Many of you know that I read various venture capital blogs as my hobby. My favorite is Fred Wilson’s blog. I’ve gleaned so much from his blog that’s helped me personally and professionally. When I know I have some blogs from Fred in my feed reader (which I usually do since he blogs every day), it’s like anticipating a delicious dessert since I know reading his blogs will be a fun experience (yes, I’m a nerd like that).
My Fred Wilson fandom aside, I was fascinated by Fred’s 2017 predictions including this one about genomics:
Tech investors will start to adopt genomics as an additional “information technology” investment category, blurring the distinction between life science and tech investors that has existed in the VC sector for the past thirty years. This will lead to a funding frenzy and many investments will go badly. But there will be big winners to be had in this sector and it will be an important category for VCs for the foreseeable future.
The timing for this is interesting since this week is CES. Last year at CES I moderated a panel on genomics. I led off the panel by saying, “Thanks for coming in from looking at all the iPhone cases to talk about something a little more substantial.” Needless to say, I’m quite bullish on what’s going to be possible with genomics. Although, I think Fred might be a little ahead of the curve on when tech and genomics will merge.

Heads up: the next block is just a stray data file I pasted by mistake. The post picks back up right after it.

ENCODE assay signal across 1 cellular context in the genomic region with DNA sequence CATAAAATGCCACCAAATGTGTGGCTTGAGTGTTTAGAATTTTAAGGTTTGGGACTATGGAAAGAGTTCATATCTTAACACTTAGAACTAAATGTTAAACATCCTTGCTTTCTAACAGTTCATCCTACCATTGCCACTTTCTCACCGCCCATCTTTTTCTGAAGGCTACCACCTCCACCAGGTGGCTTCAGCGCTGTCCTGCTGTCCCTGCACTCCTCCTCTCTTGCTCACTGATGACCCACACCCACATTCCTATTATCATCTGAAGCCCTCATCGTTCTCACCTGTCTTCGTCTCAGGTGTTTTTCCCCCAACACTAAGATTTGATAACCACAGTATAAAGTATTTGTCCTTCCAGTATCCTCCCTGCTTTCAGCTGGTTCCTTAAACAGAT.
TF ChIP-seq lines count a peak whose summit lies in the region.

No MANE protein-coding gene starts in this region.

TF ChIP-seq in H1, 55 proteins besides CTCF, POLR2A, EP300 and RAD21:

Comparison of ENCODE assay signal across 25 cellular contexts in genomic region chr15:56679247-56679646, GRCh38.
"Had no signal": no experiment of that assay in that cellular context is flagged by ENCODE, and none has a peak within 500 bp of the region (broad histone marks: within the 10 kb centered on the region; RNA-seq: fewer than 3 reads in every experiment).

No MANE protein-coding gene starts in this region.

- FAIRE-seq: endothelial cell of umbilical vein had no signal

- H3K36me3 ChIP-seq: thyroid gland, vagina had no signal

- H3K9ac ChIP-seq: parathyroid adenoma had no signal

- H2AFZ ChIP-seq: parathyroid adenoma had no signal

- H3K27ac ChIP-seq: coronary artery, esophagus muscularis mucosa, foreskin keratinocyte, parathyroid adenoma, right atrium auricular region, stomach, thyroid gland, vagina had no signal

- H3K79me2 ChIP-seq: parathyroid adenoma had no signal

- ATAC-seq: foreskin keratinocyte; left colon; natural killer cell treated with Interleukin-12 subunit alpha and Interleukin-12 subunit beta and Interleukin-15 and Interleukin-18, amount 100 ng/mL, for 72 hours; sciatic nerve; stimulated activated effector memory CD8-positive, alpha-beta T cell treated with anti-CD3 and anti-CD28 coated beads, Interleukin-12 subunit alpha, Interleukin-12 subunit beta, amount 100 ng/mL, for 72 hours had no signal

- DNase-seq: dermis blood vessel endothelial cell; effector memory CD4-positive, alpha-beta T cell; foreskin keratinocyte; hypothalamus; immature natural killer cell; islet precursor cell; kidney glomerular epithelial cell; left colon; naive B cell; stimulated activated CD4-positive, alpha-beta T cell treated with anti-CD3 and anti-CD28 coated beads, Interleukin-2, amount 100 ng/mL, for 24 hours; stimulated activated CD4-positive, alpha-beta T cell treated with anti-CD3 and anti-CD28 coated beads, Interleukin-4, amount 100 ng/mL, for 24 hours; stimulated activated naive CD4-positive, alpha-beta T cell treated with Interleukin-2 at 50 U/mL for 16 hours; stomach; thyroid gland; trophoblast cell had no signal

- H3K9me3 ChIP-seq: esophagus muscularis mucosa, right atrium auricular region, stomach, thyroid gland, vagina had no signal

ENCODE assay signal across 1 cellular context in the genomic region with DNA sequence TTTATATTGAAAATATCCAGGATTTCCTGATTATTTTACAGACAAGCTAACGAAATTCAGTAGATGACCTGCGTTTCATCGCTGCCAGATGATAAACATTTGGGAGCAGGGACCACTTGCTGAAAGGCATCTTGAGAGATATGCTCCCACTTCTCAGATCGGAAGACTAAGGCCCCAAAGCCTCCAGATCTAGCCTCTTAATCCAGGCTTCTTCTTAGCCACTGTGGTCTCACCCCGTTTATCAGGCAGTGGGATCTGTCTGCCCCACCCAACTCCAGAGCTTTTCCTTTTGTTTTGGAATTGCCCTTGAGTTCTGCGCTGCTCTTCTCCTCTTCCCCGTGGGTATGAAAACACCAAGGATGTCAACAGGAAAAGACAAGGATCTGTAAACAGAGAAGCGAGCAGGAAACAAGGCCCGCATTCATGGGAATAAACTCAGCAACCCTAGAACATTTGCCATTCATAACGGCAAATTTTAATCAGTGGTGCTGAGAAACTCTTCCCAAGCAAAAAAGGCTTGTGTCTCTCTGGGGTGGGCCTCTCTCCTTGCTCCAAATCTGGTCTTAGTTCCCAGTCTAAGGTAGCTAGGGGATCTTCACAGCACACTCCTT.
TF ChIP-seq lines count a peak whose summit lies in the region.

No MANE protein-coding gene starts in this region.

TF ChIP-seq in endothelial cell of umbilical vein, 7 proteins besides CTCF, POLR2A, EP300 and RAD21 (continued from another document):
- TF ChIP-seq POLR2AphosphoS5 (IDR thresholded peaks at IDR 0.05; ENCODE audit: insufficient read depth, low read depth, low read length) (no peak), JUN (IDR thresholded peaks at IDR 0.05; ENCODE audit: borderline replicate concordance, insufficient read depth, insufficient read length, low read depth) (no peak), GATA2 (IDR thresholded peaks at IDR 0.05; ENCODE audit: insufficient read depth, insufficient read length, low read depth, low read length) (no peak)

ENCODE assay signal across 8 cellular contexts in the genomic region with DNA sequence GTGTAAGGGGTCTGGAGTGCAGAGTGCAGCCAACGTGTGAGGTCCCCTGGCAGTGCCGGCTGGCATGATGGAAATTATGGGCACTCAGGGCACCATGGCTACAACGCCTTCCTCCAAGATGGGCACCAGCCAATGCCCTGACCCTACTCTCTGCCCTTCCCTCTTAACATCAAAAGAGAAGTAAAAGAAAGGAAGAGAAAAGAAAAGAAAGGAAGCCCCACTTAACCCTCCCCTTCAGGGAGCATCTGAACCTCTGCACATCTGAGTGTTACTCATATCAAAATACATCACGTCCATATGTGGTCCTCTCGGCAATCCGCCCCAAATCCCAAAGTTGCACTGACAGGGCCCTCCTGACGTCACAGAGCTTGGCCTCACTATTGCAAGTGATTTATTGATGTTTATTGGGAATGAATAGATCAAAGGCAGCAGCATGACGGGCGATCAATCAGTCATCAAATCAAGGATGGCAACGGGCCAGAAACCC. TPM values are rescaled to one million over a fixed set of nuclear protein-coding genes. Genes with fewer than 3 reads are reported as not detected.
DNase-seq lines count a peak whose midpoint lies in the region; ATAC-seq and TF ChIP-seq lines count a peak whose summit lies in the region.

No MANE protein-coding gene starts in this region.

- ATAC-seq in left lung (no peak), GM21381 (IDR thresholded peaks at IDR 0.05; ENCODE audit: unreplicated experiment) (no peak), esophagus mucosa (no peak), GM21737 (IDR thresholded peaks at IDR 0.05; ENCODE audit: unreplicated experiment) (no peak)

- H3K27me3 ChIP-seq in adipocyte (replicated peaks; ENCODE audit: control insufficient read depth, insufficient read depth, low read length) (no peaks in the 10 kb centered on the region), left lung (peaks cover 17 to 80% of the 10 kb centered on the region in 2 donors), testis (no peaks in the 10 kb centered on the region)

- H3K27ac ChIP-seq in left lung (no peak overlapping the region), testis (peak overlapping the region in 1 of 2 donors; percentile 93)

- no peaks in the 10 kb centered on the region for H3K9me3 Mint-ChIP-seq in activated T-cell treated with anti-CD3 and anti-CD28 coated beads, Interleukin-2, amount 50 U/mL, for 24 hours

What’s interesting is that there should be an overlap in tech and genomics. How is creating some sort of healthcare analytics any different than doing the same with genomic data? Certainly, you could argue that genomic data is much more challenging and complex, but at the end of the day it’s still about culling through and understanding the data. For some reason though when we say genomics we think that it’s a unique class of investment. In most cases, it’s shouldn’t be all that different.
I do think Fred is spot on when he talks about many genomic investments going badly and many of them being big winners. In that way, it kind of feels more like pharma investment than it does technology. Maybe that’s why people feel like genomic medicine investments aren’t technology investments.
It’s going to be fun to see the genomic market play out. I’m also interested in the companies that are going to make our efforts available to a much broader group of people. I imagine that’s the type of investments that Fred Wilson and USV would like to make. They aren’t likely as interested in investing in the genomic findings, but the genomic tools that will empower anyone to make a genomic discovery. Or possibly the platform that will share and commercialize genomic findings. Those are both really interesting areas that I bet hits Fred’s investment themes well.